Still, They'll Be Limited to One 3-Ounce Container of Hair Oil

The Vancouver 2010 Integrated Security Unit has announced that Sikhs will be permitted to carry ceremonial daggers less than 7.5 inches in length to the Winter Games. The dagger, called a kirpan, is one of the articles of faith that all observant Sikhs must wear, which include uncut hair, a wooden comb to secure the hair (worn in combination with a turban), an iron bracelet and a cotton singlet.


A 2006 ruling by the Supreme Court of Canada was responsible for allowing kirpans to be worn in all public places in that country. The case was filed by a 17-year-old high school student in Montreal who had been forced to leave the public school system. Noting that in the 100 years that Sikhs had worn kirpans in Canadian schools not a single act of violence had been tied to the daggers, the court ruled that kirpans were likely less dangerous than pairs of scissors or baseball bats, both of which could be commonly found in schools.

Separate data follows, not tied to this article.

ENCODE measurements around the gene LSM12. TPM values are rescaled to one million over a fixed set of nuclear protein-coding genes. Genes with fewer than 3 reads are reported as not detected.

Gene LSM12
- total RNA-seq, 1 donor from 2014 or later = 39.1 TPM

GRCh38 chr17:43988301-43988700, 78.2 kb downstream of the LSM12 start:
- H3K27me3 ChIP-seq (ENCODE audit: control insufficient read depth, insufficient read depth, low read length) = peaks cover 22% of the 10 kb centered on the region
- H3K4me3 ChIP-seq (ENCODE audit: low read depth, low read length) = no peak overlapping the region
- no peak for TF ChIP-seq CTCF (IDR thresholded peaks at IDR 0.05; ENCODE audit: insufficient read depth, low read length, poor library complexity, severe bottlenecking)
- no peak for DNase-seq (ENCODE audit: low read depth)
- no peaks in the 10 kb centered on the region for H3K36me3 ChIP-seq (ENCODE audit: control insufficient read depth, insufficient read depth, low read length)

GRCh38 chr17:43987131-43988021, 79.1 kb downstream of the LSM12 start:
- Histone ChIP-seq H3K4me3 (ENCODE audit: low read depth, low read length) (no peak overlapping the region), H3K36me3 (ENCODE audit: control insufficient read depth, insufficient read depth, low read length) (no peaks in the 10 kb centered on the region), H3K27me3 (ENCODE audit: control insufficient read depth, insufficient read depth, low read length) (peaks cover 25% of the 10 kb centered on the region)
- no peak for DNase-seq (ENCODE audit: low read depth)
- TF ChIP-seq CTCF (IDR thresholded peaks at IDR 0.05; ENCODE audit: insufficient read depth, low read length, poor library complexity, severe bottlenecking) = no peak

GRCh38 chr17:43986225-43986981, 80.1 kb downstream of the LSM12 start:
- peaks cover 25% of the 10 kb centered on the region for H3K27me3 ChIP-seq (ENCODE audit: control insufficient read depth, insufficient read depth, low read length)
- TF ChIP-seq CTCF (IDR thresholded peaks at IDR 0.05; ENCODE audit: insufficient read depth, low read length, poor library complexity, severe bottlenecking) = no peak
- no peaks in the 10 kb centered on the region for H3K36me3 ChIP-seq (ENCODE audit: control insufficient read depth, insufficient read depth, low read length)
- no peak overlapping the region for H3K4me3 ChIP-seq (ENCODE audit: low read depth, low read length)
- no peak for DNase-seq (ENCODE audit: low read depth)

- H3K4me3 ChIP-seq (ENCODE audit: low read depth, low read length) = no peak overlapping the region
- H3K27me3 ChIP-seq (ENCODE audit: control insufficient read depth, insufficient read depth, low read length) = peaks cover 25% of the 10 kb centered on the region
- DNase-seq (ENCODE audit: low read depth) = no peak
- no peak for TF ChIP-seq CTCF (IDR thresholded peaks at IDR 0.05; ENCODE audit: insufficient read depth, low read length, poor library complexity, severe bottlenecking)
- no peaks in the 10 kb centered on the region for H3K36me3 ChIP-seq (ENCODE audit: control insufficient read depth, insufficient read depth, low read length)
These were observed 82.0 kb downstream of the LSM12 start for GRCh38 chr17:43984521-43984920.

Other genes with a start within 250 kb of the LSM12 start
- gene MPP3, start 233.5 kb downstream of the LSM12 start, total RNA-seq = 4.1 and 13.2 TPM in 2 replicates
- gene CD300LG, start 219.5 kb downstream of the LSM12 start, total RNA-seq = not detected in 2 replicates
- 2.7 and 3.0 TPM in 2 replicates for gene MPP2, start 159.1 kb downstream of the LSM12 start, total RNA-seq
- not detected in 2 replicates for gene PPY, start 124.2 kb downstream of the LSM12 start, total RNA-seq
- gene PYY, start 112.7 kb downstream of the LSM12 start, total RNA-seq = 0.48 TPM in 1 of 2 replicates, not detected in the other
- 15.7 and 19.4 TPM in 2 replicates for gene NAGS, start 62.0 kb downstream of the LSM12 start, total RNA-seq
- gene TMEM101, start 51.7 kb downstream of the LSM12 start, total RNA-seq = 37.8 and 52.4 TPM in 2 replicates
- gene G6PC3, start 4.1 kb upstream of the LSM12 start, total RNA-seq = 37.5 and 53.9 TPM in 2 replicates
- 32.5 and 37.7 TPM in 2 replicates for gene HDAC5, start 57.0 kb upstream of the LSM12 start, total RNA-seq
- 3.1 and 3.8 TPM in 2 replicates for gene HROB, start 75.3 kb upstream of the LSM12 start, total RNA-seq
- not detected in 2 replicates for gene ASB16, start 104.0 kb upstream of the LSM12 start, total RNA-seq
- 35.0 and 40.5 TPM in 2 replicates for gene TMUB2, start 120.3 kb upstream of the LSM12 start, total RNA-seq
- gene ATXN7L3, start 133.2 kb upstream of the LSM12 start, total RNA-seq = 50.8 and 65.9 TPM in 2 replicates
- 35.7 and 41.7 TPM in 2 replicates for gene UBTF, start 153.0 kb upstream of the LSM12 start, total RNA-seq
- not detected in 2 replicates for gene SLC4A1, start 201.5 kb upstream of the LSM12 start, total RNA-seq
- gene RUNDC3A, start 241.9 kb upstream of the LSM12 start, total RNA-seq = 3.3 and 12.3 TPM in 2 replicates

Palbinder Shergill, legal counsel for the World Sikh Organization, called the move "a very positive step towards ensuring that VANOC's security needs are protected, but also ensuring that we accommodate the needs of different minorities."

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